Ray Edward Sandberg, 81, lifelong resident of Fairbanks, Alaska, passed away peacefully in his historic home of 73 years on First Avenue, surrounded by his loving family on the morning of January 11, 2019. Born January 13, 1937, to Swedish immigrants Ed and Eileen Sandberg; he was the youngest of her three children, after Gene Traxler and Lenaya Hill. Ray was Ed’s firstborn (and only) son. Eileen and her sister Naimy Jackson’s folks came from Lulea, Sweden, to seek a pioneering lifestyle and the frontier’s opportunities.
The family moved from their first home near Ft. Wainwright into their First Avenue home when Ray was eight years old. At 13, Ray lost his power lineman father Ed to electrocution. Eileen later opened the house to boarders to help support the family, teaching Ray the value of hospitality at an early age. Ray graduated from Fairbanks High School and earned his B.A. in English from the University of Alaska in 1958. Shortly after college, Ray served in the military. The US Army was grooming him for top secret work; however, he got water on the knee when posted near Monterey, California, and spent his enlisted time stationed in Germany as a clerk. Ray received a medal of good conduct and was honorably discharged in 1962, serving in the reserves until 1966 at Ft. Wainwright. Ray worked briefly as a furniture store clerk; 16 years as an advertising sales supervisor at the Fairbanks Daily News-Miner; and as a cook up north during the pipeline days. However, his true and ultimate passion was always painting.
An artist in the traditional manner, Ray’s talent for painting was inspired at a young age. His mother purchased his first set of oil paints and taught him an early appreciation for the beauty of nature. Almost always having a brush in hand, Ray made an impression on the community around him, receiving several awards throughout his formative years. His professional painting background also includes eight years of study under M. C. “Rusty” Heurlin, deemed the State’s finest painter of Alaska Natives. From Heurlin, Ray learned composition, tone, values, spirit, and the telling of one’s story in a painting. Ray held that his teacher instilled in him the desire to express himself faithfully and with conviction.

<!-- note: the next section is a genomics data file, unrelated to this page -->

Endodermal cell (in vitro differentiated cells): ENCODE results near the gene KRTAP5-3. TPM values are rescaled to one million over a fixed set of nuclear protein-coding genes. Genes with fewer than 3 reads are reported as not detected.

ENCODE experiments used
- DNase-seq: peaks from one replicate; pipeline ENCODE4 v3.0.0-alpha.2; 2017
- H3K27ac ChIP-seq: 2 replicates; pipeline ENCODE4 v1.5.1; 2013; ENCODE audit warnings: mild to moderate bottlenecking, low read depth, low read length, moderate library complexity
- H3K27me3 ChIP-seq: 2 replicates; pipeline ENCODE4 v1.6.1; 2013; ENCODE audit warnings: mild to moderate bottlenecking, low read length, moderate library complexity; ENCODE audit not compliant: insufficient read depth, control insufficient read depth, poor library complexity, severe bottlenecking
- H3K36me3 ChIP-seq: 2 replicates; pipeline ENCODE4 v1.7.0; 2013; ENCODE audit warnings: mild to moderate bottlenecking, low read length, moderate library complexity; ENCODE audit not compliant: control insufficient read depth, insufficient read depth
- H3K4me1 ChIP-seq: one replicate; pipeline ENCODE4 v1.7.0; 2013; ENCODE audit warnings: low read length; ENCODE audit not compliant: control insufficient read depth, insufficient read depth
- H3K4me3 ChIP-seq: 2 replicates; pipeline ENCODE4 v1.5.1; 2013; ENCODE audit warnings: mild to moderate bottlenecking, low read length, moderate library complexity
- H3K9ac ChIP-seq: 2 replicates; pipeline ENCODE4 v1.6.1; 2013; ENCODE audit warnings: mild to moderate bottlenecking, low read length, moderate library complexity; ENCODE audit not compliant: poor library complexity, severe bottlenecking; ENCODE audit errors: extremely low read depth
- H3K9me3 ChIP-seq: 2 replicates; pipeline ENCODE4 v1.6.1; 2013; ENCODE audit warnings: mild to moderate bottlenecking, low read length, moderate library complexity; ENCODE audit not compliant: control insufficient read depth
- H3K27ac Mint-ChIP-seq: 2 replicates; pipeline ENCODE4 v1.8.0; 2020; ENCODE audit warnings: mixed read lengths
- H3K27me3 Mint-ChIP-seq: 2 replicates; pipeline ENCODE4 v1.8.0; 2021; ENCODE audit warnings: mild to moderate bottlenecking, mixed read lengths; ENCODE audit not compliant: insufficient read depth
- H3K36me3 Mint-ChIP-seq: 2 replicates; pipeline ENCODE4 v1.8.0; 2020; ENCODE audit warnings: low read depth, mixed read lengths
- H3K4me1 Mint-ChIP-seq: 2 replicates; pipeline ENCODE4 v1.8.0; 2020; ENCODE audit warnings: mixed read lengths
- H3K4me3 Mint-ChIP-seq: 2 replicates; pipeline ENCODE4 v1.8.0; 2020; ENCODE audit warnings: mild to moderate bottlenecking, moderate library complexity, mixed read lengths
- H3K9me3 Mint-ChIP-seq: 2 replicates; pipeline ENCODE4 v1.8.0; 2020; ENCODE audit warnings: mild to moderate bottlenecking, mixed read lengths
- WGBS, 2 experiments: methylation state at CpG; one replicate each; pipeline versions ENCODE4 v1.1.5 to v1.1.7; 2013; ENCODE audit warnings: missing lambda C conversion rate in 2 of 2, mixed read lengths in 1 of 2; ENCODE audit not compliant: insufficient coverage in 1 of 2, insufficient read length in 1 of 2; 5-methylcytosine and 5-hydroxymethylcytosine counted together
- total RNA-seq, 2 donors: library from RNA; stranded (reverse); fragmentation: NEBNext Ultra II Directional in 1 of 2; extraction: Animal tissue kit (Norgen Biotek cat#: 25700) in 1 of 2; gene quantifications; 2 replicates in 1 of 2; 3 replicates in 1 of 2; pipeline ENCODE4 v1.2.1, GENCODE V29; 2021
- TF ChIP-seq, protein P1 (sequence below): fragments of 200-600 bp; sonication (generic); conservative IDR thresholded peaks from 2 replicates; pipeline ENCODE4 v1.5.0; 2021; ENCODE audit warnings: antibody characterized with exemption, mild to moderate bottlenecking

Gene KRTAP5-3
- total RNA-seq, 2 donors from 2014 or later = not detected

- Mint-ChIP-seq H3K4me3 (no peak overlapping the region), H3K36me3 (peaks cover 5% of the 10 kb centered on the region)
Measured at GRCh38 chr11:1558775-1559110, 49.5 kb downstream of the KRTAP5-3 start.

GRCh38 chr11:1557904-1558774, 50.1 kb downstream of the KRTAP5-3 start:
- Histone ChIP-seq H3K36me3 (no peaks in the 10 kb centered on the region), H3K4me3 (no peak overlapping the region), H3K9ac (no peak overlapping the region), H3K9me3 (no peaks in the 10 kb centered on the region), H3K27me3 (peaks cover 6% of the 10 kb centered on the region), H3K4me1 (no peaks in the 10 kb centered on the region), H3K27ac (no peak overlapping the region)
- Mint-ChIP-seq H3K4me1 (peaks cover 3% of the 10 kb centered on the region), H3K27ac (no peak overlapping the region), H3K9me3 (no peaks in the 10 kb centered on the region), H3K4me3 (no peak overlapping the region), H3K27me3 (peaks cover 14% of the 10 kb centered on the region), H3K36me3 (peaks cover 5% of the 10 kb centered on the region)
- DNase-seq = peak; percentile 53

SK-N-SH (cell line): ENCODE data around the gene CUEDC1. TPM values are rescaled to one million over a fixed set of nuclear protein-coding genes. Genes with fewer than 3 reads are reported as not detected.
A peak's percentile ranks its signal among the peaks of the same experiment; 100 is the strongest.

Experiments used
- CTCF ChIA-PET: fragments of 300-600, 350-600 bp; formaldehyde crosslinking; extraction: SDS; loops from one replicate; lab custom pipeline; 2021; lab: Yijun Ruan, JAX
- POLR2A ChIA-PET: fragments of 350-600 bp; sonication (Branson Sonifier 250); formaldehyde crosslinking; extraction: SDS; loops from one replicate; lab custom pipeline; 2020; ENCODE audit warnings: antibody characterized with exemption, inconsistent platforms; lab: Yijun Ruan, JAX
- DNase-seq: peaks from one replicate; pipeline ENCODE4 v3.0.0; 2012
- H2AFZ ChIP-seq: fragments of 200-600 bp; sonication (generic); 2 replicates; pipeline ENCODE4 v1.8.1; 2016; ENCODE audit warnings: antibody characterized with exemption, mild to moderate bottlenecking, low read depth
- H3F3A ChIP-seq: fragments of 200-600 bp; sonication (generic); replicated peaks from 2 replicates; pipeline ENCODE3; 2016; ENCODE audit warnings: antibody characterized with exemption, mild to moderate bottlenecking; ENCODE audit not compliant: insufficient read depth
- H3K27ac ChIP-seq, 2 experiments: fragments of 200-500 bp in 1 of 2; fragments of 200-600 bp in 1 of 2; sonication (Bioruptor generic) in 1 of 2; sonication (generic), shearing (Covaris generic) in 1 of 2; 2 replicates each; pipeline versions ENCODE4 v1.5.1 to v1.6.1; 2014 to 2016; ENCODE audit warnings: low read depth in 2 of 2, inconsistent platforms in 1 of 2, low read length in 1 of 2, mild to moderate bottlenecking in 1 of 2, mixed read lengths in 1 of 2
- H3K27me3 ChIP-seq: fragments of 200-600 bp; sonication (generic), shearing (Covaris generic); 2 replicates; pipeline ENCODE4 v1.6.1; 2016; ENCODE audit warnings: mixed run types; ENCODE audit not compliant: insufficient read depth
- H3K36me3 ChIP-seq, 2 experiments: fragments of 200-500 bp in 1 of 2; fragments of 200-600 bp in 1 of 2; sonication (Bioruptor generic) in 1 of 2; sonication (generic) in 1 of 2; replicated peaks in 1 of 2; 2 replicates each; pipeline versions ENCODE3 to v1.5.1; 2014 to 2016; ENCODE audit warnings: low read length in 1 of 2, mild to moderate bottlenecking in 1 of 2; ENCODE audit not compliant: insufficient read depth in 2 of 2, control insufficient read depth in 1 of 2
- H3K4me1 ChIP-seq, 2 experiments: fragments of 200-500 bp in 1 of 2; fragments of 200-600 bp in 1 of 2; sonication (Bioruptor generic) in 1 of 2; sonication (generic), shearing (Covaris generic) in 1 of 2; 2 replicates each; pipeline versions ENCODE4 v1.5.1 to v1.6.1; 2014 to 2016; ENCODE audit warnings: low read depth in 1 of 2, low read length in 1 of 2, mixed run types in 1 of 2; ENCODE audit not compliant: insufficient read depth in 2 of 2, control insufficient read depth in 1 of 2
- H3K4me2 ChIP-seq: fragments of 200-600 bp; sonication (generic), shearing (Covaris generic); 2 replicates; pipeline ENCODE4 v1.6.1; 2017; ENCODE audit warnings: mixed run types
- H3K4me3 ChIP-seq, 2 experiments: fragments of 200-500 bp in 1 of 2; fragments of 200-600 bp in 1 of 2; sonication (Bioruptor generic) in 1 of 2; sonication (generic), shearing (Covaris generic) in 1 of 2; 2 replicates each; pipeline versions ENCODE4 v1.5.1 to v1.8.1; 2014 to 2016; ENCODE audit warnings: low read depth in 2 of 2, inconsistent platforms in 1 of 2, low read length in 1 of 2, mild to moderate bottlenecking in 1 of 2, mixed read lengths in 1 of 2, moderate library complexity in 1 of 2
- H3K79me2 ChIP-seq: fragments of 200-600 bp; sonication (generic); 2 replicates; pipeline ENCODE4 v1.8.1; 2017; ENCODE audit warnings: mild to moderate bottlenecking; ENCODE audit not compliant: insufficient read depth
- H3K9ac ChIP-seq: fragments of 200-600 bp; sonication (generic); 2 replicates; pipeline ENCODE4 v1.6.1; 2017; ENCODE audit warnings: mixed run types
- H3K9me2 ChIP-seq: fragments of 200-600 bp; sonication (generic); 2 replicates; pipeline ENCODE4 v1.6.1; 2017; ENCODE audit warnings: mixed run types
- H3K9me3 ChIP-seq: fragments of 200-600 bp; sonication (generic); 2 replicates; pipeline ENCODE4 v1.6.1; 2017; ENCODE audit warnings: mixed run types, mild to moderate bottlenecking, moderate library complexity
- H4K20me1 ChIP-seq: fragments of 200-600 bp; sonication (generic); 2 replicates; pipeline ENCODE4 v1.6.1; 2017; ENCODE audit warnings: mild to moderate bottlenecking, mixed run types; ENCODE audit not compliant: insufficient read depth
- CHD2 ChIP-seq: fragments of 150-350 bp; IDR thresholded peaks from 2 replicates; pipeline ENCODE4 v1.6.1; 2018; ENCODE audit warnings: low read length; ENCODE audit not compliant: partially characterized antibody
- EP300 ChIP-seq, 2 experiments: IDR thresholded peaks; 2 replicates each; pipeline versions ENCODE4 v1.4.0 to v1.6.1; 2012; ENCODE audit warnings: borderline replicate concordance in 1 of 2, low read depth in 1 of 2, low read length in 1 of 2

Ray possessed a pioneering spirit. His immigrant grandfather walked back and forth to Valdez (a one-way distance of 364 miles) three times before there were gravel roads between the towns. Ray remembered how they loved being alone out on the creeks, which vein Alaska’s wilderness. A romantic at heart, he preferred to paint what once was, creating a feeling of nostalgia for the viewer.
Ultimately, Ray’s love of art compelled him to embark on a career as a professional artist. Selling his sole prized Heurlin painting to sustain his family until his first and very successful art show, he knew what it took to be a starving artist. Ray had many exhibits and described his paintings as “peaceful.” He always strived for a spiritual quality in his work, feeling that painting brought him closer to his Creator.
Ever eloquent, Ray once said, “An artist spends his day gathering, cherishing and cultivating experiences he feels he must exclaim to others through his medium. Alaska abounds in unique grandeur, ever changing in mood with the four seasons.”